Let’s take a culinary trip across North Carolina.
Our leader will be food expert and retired UNC-Chapel Hill professor Marcie Cohen Ferris. Our guidebook will be her latest book, “Edible North Carolina.”
For many years I traveled across our state searching for old-time country cooking eateries and simple barbecue restaurants, places where the locals meet to catch up with community news.
Ferris and the group of food experts she assembled for her book have taught me that I missed a lot about our state’s foodways. They are changing and there is a growing awareness of conflicts between the goals of low-cost food productions, fair compensation of food workers, and protection of the environment.
Ferris’s experts show how the state’s food scenes are changing. They explain the challenges that will face those who work for food equity and justice.
For instance, food writer Andrea Weigl explains how some barbecue restaurants have been transformed from modest places serving ‘que and a handful of sides and sweet tea to restaurants with “full menus with appetizers and desserts, table service, cloth napkins, a full bar and even valet parking.”
One of Weigl’s examples of this new trend is Buxton Hall in Asheville, far away from the homelands of classic Lexington and Eastern styles barbecue. Buxton Hall’s chef and co-owner Elliott Moss buys pasture raised whole hogs—”up to fourteen hogs to serve between 3,000 and 6,000 customers during lunch and dinner seven days a week.”
The suggestion that one of the state’s best barbecue restaurants might be in faraway Asheville would have drawn laughs just a few years ago.
Back to the coast where Harkers Island advocate Karen Amspacher explains how the state’s commercial fishermen work to meet the demands of customers “who want fresh, local, sustainable seafood.”
She worries that “campaign contributions, lobbyists, and media campaigns assure well-funded recreational user groups that allocations of finfish in particular, a public-trust resource, will be dedicated to those who have the time and money to fish for leisure rather than those who fish for a living and provide North Carolinians with the state’s best, freshest seafood.”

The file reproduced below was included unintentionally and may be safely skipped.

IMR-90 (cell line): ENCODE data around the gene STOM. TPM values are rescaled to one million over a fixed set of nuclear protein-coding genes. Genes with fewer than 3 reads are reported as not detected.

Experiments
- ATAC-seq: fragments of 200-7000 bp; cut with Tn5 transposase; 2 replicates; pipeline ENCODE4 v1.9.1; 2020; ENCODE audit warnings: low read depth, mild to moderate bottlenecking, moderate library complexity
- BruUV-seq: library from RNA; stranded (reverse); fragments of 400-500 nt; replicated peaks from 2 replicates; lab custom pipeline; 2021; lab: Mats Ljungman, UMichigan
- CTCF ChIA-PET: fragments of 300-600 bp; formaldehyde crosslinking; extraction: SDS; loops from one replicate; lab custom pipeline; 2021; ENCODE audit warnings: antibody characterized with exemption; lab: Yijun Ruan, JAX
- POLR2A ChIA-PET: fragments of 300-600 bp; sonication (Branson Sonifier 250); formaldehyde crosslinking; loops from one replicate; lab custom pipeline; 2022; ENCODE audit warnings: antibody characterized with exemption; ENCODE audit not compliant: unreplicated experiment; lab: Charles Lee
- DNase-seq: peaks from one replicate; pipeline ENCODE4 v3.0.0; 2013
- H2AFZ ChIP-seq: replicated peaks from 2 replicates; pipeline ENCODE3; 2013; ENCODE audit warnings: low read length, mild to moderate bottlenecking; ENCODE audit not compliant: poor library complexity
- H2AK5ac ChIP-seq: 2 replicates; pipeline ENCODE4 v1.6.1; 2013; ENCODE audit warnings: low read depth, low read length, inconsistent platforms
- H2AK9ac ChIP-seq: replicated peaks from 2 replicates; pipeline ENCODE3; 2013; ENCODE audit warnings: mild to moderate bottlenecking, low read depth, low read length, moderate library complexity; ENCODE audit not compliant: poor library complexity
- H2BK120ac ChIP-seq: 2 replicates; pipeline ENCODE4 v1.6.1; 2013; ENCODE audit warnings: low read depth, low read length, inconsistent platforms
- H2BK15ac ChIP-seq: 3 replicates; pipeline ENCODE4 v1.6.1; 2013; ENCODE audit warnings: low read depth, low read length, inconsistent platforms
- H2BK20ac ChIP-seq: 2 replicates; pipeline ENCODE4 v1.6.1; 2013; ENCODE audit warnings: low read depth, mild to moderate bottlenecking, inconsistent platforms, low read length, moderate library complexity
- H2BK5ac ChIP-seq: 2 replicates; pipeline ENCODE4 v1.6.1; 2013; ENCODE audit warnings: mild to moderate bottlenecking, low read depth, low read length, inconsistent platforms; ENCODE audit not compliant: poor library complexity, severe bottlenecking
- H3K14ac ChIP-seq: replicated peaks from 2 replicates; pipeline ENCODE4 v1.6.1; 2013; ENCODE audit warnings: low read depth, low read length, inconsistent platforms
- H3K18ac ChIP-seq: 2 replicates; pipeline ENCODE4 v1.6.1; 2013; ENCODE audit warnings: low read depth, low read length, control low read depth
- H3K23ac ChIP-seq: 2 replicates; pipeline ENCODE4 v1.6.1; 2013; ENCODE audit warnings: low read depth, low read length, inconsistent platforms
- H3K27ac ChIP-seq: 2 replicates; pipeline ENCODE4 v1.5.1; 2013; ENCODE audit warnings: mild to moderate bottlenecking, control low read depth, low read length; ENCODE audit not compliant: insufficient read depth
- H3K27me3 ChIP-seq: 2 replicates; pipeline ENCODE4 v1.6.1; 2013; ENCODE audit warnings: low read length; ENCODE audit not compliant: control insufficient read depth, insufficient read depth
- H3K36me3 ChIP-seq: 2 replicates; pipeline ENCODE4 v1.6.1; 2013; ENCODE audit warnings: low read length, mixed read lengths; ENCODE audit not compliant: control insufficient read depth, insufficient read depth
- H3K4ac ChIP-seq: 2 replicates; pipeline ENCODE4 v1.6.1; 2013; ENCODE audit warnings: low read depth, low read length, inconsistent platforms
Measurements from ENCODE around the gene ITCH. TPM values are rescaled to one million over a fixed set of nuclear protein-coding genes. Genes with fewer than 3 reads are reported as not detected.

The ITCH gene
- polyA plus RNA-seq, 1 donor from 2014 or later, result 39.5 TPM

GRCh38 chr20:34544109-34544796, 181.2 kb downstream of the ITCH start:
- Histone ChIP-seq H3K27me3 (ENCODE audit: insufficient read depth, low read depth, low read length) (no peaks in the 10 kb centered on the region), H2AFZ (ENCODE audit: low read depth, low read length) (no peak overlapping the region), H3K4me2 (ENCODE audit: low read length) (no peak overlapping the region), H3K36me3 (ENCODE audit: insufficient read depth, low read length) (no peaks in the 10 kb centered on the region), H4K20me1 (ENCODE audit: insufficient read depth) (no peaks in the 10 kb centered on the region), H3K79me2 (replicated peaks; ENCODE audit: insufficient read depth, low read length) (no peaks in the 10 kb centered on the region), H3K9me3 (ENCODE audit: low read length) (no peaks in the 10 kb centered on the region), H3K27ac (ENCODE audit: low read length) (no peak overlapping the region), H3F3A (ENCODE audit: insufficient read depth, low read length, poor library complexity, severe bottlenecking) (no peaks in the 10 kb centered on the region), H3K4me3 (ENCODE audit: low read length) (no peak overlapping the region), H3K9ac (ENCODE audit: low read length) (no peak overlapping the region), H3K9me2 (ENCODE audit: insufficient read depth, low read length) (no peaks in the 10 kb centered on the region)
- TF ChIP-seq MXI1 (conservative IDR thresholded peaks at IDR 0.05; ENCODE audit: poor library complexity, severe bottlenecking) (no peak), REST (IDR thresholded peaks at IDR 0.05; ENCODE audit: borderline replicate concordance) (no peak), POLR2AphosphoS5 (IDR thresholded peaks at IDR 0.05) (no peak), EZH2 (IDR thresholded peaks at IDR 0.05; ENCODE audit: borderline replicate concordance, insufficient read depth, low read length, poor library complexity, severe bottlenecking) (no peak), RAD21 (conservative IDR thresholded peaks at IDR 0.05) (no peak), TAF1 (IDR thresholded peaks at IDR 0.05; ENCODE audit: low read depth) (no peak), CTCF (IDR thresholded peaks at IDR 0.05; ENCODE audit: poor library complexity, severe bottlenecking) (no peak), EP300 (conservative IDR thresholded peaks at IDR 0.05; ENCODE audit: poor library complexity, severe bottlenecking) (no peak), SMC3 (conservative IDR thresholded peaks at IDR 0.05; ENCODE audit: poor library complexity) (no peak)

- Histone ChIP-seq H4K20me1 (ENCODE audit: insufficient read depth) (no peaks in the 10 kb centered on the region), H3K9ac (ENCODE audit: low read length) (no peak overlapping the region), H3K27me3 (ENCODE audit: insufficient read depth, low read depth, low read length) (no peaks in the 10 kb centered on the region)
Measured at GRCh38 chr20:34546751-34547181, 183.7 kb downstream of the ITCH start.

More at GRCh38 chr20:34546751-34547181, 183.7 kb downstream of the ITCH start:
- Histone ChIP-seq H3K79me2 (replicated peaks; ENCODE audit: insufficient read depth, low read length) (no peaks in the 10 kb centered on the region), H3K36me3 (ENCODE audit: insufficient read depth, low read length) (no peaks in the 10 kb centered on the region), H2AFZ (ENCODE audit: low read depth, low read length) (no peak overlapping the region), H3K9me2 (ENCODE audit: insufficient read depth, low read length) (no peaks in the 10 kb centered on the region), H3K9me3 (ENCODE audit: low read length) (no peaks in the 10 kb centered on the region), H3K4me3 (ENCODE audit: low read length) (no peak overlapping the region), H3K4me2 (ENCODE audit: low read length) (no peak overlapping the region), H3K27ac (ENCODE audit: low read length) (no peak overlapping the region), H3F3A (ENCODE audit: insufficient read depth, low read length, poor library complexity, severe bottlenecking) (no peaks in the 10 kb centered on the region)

Durham chef and Saltbox Seafood Joint restaurant owner Ricky Moore was recently named Tar Heel of The Year by The News & Observer. He supports Amspacher’s efforts, and believes that local, seasonal fish taste superior, offers more diversity, and, most important, supports North Carolina fisherfolk.
“My guests at Saltbox want to know where to purchase their seafood. My advice is to go to your local fish market. At your neighborhood restaurants, do they serve regional fish? Where do they source their fish? Do not assume that all North Carolina restaurants get their seafood from our coast. Ask questions. What part of the North Carolina coast does the seafood come from? Is the fish in season? How do they acquire their seafood, where and when and from whom? My guests also want to know how fish should smell. If it smells fishy or rotten, it is old and has been handled incorrectly. Fresh seafood should have no smell at all or only the icy, fresh whiff of the ocean.”
Former UNC Chapel Hill and current Emory University professor Melinda Maynor Lowery takes readers to Robeson County where her Lumbee Indian kin introduce us to fried cornbread and collard sandwiches, food traditions they share with non-Indian rural neighbors.
Durham resident and N.C. State community food system outreach coordinator Shorlette Ammons “grew up Black and Country, and honestly, I have never had a strong desire to be anything else.”
Her description of the annual hog killing contrasts with the “environmental cost of industrial hog farming.” Struggling “to work effectively within institutions that historically perpetuated racial injustice requires a fair amount of soul searching,” she says.
But, she continues, “Food, farming, family, freedom—and the audacity to confront the contradictions they muster—are inherent to our history these stories are weighted by ancestry and remembrance, like the heaviness of wet tobacco leaves.”
These examples and many others demonstrate how Ferris’s authors give recognition to North Carolina’s admirable food resources and the challenges that accompany them.
D.G. Martin, a retired lawyer, served as UNC-System’s vice president for public affairs and hosted PBS-NC’s North Carolina Bookwatch.